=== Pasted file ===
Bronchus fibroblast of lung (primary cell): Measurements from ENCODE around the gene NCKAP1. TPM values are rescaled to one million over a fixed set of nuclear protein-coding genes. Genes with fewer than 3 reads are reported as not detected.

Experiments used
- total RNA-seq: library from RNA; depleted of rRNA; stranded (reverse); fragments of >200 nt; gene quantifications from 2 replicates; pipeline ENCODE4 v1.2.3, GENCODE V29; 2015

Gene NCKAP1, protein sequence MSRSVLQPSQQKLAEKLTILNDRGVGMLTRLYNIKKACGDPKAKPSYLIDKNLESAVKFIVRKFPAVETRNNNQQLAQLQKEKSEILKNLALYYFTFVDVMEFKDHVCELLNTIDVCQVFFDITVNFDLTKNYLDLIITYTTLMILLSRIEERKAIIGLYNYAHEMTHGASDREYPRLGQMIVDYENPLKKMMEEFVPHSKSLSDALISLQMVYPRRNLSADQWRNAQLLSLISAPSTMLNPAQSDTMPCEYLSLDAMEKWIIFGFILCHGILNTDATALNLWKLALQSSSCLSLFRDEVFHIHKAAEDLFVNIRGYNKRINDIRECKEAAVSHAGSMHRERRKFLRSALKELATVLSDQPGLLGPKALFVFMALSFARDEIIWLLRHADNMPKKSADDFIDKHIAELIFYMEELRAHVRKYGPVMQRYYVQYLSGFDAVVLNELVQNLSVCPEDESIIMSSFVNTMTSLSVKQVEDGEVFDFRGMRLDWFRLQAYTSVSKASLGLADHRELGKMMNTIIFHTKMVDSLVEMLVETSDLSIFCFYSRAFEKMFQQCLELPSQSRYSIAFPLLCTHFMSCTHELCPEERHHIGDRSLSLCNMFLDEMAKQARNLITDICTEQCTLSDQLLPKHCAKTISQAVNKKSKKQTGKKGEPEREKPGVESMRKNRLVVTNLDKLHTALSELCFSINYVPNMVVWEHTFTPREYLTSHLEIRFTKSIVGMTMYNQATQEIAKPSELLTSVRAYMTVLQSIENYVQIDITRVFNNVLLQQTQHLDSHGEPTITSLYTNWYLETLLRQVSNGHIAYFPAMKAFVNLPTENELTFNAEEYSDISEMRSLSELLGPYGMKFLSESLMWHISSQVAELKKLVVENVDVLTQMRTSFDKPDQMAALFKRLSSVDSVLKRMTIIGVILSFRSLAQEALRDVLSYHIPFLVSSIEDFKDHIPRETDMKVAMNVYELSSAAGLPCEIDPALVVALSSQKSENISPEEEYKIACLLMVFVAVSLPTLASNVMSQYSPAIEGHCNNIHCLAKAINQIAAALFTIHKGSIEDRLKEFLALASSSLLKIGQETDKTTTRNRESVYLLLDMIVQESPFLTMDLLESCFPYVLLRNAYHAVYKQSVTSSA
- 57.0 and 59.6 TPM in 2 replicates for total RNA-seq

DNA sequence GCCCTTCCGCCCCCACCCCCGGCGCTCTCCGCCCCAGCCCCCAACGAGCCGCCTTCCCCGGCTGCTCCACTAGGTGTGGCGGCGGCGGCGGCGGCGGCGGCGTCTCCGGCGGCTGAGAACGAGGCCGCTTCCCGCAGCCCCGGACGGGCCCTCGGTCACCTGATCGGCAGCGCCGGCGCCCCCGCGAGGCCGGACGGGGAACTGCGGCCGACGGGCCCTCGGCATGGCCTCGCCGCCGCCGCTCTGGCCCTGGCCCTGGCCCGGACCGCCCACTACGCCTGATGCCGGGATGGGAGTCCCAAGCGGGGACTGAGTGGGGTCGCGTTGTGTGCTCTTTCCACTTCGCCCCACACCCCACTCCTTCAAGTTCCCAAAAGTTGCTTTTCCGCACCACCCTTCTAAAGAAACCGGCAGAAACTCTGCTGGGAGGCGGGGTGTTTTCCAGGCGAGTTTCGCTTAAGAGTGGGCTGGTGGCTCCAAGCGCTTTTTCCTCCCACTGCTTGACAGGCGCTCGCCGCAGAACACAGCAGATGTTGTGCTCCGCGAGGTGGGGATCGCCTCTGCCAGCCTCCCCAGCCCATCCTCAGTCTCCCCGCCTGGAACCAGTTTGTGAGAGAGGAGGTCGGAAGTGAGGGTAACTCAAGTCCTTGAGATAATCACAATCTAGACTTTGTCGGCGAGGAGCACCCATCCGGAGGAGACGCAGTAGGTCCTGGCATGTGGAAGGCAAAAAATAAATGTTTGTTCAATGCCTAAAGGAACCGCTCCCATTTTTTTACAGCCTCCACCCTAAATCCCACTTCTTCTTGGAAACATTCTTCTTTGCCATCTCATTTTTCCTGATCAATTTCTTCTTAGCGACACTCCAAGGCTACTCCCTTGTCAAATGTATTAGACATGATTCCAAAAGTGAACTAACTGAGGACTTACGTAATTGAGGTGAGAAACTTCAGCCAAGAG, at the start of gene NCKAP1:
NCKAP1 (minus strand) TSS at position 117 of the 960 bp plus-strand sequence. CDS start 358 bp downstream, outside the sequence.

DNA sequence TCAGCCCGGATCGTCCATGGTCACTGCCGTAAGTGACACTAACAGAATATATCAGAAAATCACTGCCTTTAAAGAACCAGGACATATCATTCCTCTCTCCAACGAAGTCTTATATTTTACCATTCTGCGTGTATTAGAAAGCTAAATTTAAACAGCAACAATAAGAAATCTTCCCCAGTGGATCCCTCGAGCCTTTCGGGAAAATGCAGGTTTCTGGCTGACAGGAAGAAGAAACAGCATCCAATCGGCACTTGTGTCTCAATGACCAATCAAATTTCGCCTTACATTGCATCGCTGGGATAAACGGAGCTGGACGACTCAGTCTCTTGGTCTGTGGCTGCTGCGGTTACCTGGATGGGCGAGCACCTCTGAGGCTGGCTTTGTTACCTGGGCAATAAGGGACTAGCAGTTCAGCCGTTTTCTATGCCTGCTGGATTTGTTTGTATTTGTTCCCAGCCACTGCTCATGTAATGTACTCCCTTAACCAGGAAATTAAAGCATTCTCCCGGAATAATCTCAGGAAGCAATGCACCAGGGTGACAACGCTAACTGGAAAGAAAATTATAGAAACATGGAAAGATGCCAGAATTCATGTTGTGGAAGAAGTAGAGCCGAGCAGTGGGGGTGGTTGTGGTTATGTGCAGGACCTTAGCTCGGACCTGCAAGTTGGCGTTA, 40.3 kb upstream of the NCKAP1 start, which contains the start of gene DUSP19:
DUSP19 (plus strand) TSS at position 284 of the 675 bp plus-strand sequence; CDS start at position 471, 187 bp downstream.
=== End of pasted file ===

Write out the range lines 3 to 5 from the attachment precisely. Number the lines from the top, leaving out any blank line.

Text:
- total RNA-seq: library from RNA; depleted of rRNA; stranded (reverse); fragments of >200 nt; gene quantifications from 2 replicates; pipeline ENCODE4 v1.2.3, GENCODE V29; 2015

Gene NCKAP1, protein sequence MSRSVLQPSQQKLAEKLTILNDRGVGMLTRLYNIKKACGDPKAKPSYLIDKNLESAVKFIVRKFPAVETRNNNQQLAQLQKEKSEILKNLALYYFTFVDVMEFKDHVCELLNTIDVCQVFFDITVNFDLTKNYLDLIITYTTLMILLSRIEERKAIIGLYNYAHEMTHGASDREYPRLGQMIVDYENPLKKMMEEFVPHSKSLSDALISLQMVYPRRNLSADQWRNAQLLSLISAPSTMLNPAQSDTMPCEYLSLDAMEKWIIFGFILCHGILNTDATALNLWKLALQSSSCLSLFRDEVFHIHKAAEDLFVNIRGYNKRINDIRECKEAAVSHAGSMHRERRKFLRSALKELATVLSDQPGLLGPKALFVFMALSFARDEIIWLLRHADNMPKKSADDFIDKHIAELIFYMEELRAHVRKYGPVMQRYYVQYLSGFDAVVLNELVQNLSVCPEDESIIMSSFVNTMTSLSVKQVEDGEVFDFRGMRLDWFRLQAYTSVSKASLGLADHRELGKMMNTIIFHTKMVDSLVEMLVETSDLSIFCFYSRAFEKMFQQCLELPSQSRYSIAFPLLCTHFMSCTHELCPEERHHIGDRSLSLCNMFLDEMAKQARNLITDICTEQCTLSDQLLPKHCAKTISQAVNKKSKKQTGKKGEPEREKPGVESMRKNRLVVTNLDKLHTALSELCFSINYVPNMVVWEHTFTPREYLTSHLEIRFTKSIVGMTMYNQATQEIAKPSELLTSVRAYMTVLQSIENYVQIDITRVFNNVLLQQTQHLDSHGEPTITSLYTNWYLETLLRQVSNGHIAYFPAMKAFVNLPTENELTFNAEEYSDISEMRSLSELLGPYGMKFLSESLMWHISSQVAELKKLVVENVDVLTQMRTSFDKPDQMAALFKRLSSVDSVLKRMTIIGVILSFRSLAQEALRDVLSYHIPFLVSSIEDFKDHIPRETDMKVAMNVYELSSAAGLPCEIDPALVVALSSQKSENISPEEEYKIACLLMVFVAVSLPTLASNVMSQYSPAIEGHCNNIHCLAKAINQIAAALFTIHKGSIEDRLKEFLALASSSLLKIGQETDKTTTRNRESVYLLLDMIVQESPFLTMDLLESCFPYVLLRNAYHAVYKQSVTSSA
- 57.0 and 59.6 TPM in 2 replicates for total RNA-seq